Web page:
After nearly 45 years of serving students with disabilities from across Washtenaw County, significant renovation and reconstruction will begin on High Point School in early 2020. Before staff and students move out so construction can commence, Washtenaw Intermediate School District (WISD) will be hosting a Farewell Celebration honoring High Point School. The celebration will be held on Monday, December 16 from 4:30-6:30 p.m., and all current and former staff, students, and families of High Point, Honey Creek Community School, and Gretchen’s House, as well as general community members, are invited to join. Cake and coffee will be served, and remarks will begin at 5:30 p.m.
“We are incredibly grateful to our community for passing the August bond proposal so High Point can be transformed into a high-quality school designed to meet the needs of students with disabilities for generations to come,” stated WISD Superintendent Scott Menzel. “While we are eager to begin the reconstruction and renovation process, we also want to pause to celebrate and share memories of the existing building that has been serving students with significant needs since it opened in 1975."
Amesite, Inc., an artificial intelligence software company providing online learning products, announced today its partnership with one of the largest counties in Michigan, the Washtenaw Intermediate School District (WISD). With an enrollment of over 46,000 students and over 80 schools, WISD serves nine public school districts and the public school academies in the greater Ann Arbor region.
The partnership’s work will focus on the Washtenaw Alliance for Virtual Education (WAVE) program, a free public high school program for students in the Washtenaw County school districts, which provides a flexible, student-centered, project-based approach to learning for students who need an alternative to the traditional high school model. The partnership is being supported by WISD and the Washtenaw Educational Options Consortium (WEOC).
WISD Superintendent Scott Menzel said, “The partnership with Amesite will provide cutting edge tools so our educators can focus their energy on providing our students with the exceptional educational experience they deserve. We are excited to partner with Amesite, a truly innovative tech company as dedicated to education as we are.”
Amesite CEO, Dr. Ann Marie Sastry, said “We are thrilled to step into a partnership with WISD, a respected educational leader here in Michigan. Their strategic vision includes centering learning on the learner and using technology wisely. We are proud to partner with them – they are true innovators in the K-12 space.”
Amesite’s online learning solutions utilize artificial intelligence technologies, including machine learning and natural language processing, to deliver cost effective, cloud-based digital educational products, that greatly enhance and improve the learning experience of students. Amesite’s online platform includes customized user messaging and tracking, as well as seamless integration of current events into traditional course materials, creating a more meaningful experience for both students and instructors alike.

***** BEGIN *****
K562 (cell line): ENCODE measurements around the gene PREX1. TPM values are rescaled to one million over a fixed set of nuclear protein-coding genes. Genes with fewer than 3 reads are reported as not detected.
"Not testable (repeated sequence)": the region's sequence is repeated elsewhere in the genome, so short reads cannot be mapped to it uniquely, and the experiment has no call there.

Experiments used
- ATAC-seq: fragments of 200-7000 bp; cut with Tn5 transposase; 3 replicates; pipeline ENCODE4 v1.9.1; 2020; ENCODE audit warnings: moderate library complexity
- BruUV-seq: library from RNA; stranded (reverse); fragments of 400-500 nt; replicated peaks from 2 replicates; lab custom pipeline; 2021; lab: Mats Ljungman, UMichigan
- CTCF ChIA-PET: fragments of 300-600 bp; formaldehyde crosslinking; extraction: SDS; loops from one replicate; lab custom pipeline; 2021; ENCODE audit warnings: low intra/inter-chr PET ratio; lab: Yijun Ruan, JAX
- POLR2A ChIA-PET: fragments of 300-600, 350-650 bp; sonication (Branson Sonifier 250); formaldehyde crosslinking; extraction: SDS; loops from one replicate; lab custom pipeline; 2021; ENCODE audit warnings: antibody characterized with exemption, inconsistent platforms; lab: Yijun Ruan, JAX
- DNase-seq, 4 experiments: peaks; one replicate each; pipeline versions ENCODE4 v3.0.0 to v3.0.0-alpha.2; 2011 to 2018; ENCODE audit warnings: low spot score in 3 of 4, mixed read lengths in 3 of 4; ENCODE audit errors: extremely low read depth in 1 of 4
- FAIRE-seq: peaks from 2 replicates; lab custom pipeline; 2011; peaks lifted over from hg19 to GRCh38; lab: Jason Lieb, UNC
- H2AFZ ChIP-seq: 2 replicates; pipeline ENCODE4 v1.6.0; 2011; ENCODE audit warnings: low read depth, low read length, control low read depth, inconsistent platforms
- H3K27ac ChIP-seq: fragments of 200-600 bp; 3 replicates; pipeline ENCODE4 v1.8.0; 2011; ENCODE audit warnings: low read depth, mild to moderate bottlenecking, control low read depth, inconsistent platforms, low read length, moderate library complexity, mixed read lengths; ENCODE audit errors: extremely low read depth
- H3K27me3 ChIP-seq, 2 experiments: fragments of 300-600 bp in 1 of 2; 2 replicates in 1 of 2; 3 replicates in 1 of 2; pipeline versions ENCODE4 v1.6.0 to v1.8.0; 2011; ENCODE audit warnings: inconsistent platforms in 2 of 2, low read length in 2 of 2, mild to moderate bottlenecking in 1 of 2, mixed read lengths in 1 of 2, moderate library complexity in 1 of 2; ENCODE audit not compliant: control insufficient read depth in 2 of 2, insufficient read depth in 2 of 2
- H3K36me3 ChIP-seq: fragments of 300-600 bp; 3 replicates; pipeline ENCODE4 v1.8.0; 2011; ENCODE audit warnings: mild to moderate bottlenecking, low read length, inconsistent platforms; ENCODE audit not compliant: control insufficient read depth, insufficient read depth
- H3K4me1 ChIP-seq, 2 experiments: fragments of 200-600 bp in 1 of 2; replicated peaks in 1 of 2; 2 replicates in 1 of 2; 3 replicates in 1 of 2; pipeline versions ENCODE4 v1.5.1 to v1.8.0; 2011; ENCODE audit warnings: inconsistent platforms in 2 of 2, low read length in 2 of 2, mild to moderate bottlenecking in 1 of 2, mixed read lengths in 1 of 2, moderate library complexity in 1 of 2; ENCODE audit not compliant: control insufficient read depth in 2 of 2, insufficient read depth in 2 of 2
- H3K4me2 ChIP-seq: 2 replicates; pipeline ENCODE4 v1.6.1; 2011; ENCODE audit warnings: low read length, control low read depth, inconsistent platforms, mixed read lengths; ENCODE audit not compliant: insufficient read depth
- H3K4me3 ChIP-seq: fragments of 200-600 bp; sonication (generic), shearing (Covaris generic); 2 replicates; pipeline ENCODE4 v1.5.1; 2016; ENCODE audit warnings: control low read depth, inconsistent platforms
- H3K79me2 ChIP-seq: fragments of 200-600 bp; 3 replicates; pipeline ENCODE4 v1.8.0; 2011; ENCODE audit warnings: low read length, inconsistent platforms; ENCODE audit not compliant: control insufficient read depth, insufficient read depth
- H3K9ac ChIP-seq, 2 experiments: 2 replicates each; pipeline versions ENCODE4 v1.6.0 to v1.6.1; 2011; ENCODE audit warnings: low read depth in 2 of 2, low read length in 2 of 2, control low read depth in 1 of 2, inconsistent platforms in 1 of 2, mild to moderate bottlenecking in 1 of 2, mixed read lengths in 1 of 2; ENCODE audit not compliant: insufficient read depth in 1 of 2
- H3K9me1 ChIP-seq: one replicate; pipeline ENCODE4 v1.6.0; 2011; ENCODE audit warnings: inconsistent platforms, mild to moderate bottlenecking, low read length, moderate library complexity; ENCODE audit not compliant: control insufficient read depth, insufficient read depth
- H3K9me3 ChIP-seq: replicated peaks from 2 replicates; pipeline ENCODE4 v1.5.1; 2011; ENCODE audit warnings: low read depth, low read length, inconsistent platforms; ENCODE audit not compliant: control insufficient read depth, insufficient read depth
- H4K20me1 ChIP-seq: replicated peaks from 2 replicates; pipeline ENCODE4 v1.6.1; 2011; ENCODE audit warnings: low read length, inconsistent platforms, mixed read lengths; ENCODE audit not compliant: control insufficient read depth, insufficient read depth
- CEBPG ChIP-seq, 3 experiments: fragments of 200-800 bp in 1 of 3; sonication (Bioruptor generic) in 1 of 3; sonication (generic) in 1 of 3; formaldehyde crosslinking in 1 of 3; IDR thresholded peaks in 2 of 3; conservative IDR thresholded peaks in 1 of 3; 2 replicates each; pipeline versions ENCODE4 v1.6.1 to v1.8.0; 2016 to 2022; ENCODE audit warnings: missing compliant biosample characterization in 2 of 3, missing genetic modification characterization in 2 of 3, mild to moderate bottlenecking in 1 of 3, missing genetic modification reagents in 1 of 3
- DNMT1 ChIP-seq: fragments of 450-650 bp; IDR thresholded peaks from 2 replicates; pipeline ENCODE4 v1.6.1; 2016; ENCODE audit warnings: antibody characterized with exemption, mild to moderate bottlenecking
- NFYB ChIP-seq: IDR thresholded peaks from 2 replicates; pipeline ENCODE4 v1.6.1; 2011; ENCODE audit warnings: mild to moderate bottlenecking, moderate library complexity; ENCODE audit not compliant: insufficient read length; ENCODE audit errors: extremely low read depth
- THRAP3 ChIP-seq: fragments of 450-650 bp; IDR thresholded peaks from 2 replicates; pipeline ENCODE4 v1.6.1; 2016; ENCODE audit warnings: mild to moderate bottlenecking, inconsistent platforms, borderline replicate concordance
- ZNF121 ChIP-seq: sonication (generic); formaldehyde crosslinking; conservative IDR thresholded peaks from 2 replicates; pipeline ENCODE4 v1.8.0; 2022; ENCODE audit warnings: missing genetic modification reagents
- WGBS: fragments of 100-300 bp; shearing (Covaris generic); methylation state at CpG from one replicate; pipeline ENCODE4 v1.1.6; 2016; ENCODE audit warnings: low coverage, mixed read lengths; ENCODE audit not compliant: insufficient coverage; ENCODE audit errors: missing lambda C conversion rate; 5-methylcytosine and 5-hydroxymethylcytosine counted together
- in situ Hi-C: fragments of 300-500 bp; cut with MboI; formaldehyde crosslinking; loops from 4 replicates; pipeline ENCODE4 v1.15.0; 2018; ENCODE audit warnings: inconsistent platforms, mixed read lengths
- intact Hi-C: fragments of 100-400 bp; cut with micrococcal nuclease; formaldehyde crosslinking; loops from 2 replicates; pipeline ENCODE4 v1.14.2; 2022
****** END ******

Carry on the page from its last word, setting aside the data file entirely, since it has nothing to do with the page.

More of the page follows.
bulb Digital Portfolios announces a partnership with Washtenaw Intermediate School District (WISD) to provide all students in Michigan with access to a digital portfolio.
A bulb digital portfolio is used by students to create, collect and showcase their latest ideas and best work when applying for college or a job. Teachers can use bulb to keep lessons, track professional development goals and to showcase credentials or badges earned. bulb digital portfolios are also implemented by schools and districts to advance STEM initiatives and meet the requirements of Career and Technical Education programs.
“Washtenaw ISD looks forward to launching this partnership with bulb Digital Portfolios so students across Michigan can access cutting-edge educational opportunities,” said WISD Superintendent Scott Menzel. “Digital portfolios allow students to highlight their lifelong learning and accomplishments, as well as align with broader education and workforce goals we have in Michigan. Partnerships like this help ensure teachers and students have the tools they need to be successful both today and in the future.”
bulb is a web-based tool where students collect digital evidence of their learning (images, videos, documents, audio, embeds) and showcase their work beautifully and professionally.
“We’re excited about working with Washtenaw ISD to help students show off what they know, demonstrate skills and interests to get into college or to land a job,” said Andrew Cary, Senior Vice President of Strategy and Partnerships at bulb. “Adding a digital portfolio to a student’s school experience allows them to practice positive digital citizenship skills while creating a powerful collection of their work.”
Schools and districts have access to special pricing, professional development, implementation support and training for teachers when purchasing bulb Digital Portfolios through Washtenaw ISD. Anyone interested can get information here.
Nearly 50 boxes of braille books sent to the Louis Braille Memorial Library
Washtenaw Intermediate School District teamed up with the Ann Arbor Evening Lions Club to send nearly 50 boxes of braille materials to students in Bangladesh. The materials were shipped to the Louis Braille Memorial Library for the Blind and Physically Handicapped. Founded in 2000, the library provides free services to children, youth, and adults who are deaf blind, deaf, partially sighted, visually impaired, and physically handicapped in Bangladesh.